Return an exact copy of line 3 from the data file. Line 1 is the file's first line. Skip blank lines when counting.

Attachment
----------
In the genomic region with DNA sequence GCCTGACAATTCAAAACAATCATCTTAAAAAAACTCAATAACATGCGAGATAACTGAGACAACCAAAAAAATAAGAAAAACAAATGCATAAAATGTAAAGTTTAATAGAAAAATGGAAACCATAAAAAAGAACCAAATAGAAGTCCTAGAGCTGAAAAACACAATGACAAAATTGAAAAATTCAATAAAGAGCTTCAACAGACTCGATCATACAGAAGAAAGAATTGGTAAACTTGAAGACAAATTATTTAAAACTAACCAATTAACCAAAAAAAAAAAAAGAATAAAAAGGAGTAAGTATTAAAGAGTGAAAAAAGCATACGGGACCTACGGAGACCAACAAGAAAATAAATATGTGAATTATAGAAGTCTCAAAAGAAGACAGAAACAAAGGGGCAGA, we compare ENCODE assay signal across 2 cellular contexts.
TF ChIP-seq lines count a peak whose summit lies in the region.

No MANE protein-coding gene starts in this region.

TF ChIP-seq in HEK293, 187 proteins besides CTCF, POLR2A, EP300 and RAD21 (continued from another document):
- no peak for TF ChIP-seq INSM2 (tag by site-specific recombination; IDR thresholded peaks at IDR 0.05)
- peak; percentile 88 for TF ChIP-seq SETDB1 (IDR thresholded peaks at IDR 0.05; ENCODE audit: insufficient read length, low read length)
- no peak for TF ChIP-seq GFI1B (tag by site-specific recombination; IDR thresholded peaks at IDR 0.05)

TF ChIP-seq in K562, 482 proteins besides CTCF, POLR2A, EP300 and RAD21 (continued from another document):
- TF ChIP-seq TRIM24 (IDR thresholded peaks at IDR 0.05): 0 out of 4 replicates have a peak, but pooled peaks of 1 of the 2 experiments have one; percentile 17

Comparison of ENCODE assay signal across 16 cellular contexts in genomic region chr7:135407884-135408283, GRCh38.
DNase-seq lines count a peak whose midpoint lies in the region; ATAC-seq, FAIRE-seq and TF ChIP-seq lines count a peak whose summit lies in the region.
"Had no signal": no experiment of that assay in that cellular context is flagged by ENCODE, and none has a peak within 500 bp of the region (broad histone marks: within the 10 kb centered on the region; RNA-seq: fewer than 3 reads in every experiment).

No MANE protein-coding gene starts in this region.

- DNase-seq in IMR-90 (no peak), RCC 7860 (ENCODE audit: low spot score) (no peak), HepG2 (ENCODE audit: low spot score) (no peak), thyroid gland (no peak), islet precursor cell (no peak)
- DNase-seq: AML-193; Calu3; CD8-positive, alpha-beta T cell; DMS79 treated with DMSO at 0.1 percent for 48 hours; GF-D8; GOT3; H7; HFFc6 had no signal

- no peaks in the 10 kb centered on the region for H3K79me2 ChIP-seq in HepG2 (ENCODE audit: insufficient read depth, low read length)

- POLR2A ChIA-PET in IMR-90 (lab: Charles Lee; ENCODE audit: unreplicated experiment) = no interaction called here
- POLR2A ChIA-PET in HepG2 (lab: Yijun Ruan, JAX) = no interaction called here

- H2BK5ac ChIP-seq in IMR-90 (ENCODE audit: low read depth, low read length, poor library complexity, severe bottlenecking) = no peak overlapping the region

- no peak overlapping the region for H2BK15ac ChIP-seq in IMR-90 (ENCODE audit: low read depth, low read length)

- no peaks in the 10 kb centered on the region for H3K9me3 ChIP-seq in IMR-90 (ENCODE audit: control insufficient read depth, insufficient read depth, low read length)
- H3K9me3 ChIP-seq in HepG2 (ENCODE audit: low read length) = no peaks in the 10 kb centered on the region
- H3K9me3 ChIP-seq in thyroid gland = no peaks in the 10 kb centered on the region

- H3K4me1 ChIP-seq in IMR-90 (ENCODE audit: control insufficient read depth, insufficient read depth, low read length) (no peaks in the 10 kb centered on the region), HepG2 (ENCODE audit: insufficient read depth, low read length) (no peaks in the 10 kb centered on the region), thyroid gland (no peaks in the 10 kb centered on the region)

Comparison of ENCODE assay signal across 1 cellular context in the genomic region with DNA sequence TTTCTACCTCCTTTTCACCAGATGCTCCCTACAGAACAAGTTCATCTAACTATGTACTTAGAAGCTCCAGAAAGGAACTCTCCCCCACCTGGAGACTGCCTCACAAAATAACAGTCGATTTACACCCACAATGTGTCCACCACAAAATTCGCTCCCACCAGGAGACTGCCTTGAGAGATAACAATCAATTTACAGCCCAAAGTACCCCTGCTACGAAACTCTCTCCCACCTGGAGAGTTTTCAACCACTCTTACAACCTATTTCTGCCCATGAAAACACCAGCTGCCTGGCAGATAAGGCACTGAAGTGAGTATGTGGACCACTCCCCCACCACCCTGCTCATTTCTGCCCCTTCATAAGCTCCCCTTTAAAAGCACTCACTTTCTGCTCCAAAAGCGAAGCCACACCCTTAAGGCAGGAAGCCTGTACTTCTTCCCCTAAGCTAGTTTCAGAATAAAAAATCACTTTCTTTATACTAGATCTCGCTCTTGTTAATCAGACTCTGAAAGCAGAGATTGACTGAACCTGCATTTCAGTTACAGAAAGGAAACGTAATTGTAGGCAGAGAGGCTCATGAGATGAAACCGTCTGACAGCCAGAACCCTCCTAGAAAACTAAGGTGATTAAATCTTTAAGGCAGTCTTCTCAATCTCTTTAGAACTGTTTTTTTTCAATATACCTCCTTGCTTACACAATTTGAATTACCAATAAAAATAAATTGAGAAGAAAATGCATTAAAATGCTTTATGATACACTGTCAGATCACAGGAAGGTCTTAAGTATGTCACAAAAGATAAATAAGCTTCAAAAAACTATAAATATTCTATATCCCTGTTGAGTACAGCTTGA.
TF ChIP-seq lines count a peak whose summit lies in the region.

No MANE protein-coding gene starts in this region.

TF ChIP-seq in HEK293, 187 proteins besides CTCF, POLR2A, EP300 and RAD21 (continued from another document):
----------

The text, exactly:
No MANE protein-coding gene starts in this region.